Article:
Structure of GEI-Excess Demand

  • Thorsten Hens
  • Beate Pilgrim
Part of the Theory and Decision Library book series (TDLC, volume 33)


Finance is built on the assumption of complete rationality. The absence of arbitrage based on the utility maximization principle is then the most fundamental insight of this theory. Therefore it is important to know that, as we have shown in Chapter 2, the model is logically consistent, i.e. that under some mild assumptions on the characteristics of the model competitive equilibria exist. In this section we show that without any further assumptions than those made in Chapter 1 the no-arbitrage condition is actually all we can conclude from the model. That is to say, any arbitrage free vector of asset prices is the equilibrium price vector of some economy. Following the argument of Harrison and Kreps [1978] one can show that this result is trivial when the state space is finite and no restrictions on the trading volume are required. A single agent economy in which the agent has a risk neutral expected utility function with beliefs equal to the martingale measure generates the given asset prices. However in a single agent economy there is no trade—an obvious contradiction to what we observe. In this chapter we show that even with an arbitrary preassigned trading volume the no-arbitrage condition is all we can expect. Even worse we will show that in some economies there may be arbitrarily many ways of having a no-arbitrage condition that is compatible with the economic fundamentals because the number of equilibria is not restricted by the rationality hypothesis. In particular this shows that without knowledge of the characteristics of the economy finance has no empirical implications! Only if auxiliary assumptions like small or constant absolute risk aversion are made we get definite conclusions from the rationality hypothesis. If as it is nowadays put forward by many empirical studies (see for example Campbell [2000], Hirshleifer [2001] and De Bondt [1999] for surveys) there are serious asset price “anomalies” then it is unclear whether those refute the fundamental assumption of rationality or rather the auxiliary assumptions made to make the model well determined.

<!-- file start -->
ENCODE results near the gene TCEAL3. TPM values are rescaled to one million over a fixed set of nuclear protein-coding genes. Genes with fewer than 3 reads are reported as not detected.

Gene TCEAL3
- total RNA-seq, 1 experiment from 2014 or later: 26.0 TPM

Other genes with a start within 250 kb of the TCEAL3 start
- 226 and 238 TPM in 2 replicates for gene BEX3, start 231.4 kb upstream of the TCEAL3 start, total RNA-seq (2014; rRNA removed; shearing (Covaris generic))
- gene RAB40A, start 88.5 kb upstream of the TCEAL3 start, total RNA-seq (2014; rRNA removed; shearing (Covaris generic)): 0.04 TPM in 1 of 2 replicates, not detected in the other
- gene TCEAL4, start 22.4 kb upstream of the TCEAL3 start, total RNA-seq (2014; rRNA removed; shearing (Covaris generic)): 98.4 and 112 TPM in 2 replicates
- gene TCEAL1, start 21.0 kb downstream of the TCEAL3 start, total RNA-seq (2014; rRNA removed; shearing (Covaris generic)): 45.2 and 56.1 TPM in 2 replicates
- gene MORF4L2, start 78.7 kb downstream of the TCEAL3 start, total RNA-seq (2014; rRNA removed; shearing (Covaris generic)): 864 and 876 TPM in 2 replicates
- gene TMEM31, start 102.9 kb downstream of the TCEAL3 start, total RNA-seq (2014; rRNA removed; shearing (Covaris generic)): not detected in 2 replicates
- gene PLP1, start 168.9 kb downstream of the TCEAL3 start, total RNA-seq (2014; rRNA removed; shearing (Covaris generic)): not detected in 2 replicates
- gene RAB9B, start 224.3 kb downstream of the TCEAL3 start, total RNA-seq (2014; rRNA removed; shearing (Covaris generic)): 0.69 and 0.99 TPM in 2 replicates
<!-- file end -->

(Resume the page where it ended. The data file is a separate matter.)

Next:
Asset Price Excess Demand Martingale Measure Price Vector Incomplete Market 
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Copyright information

© Springer Science+Business Media Dordrecht 2002

Authors and Affiliations

  • Thorsten Hens
    • 1
    • 2
  • Beate Pilgrim
    • 3
  1. 1.University of ZurichSwitzerland
  2. 2.Norwegian Business SchoolNorway
  3. 3.Reuters AGFrankfurtGermany

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